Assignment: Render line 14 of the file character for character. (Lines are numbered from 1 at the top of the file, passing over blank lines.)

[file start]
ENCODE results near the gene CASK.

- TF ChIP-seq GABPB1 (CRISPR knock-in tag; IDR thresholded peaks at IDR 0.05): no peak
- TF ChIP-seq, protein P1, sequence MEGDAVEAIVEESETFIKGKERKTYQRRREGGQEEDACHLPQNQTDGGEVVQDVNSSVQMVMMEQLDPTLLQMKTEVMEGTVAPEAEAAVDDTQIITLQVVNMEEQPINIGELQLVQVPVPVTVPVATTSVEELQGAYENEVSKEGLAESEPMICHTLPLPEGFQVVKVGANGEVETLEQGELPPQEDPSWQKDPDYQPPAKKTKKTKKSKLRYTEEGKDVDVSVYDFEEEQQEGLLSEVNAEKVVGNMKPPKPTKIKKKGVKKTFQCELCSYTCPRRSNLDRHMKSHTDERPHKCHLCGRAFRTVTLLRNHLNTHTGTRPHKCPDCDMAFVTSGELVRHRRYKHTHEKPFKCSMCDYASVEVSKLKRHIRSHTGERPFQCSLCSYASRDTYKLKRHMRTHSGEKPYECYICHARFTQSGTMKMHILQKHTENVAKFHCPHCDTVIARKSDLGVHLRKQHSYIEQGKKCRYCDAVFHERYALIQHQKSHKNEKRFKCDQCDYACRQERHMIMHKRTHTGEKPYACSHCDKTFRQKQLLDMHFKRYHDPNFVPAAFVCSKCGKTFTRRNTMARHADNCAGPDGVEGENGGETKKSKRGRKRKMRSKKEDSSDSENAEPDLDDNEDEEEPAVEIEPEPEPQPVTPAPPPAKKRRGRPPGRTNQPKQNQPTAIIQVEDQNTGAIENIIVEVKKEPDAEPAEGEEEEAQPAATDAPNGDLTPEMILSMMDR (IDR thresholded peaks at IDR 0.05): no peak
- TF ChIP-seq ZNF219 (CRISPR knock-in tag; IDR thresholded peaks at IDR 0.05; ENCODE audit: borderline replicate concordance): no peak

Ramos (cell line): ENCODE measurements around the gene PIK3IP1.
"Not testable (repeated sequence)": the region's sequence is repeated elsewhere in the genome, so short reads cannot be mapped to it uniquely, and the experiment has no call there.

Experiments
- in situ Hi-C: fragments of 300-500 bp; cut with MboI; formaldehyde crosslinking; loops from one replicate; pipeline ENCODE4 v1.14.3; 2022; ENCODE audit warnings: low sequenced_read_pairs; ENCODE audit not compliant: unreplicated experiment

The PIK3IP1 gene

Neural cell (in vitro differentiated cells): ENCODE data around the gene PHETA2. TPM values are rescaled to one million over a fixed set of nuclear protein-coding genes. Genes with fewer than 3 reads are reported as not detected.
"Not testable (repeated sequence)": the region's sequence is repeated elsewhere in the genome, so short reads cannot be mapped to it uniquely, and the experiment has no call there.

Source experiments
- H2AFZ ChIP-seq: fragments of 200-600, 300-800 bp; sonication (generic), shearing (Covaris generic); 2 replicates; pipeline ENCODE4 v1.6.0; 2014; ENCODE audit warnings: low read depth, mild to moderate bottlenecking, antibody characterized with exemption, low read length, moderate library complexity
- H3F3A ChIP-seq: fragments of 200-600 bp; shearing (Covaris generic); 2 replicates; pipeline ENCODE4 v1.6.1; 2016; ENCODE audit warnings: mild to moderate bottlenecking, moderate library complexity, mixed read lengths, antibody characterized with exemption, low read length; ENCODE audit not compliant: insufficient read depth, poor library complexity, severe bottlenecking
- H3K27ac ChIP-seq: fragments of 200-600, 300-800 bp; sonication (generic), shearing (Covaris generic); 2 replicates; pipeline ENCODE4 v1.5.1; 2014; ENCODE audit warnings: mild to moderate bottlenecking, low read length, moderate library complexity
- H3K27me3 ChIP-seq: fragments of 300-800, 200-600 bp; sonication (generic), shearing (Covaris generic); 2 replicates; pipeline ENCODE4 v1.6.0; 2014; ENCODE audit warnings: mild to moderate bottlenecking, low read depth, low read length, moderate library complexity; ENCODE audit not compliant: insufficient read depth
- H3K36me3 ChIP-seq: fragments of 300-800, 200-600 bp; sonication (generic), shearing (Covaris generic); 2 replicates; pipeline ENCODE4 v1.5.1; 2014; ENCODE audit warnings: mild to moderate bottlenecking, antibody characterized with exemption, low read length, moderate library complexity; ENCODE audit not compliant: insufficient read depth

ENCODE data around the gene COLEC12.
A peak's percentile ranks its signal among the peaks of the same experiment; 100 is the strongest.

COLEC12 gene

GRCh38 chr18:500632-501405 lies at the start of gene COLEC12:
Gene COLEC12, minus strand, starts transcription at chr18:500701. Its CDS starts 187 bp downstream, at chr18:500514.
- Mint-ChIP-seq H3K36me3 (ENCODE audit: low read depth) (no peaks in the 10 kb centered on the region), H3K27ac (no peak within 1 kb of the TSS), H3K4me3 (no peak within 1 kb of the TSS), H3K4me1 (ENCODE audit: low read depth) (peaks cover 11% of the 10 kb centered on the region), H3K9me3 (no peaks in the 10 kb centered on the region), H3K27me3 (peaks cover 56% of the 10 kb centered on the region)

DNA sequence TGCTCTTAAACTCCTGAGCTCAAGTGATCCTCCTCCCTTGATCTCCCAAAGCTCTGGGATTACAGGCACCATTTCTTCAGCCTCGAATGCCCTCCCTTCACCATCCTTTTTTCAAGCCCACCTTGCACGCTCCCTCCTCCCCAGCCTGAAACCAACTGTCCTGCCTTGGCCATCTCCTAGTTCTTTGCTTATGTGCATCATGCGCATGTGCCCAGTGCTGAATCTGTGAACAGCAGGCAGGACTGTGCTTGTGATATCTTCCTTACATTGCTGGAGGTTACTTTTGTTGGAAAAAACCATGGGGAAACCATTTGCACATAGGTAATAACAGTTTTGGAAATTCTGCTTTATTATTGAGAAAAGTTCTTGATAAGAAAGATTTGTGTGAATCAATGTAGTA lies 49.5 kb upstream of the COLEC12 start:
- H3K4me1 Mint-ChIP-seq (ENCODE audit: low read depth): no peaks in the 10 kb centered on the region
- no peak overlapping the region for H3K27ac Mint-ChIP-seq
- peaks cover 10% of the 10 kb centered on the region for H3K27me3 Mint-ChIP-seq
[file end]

- H3F3A ChIP-seq: fragments of 200-600 bp; shearing (Covaris generic); 2 replicates; pipeline ENCODE4 v1.6.1; 2016; ENCODE audit warnings: mild to moderate bottlenecking, moderate library complexity, mixed read lengths, antibody characterized with exemption, low read length; ENCODE audit not compliant: insufficient read depth, poor library complexity, severe bottlenecking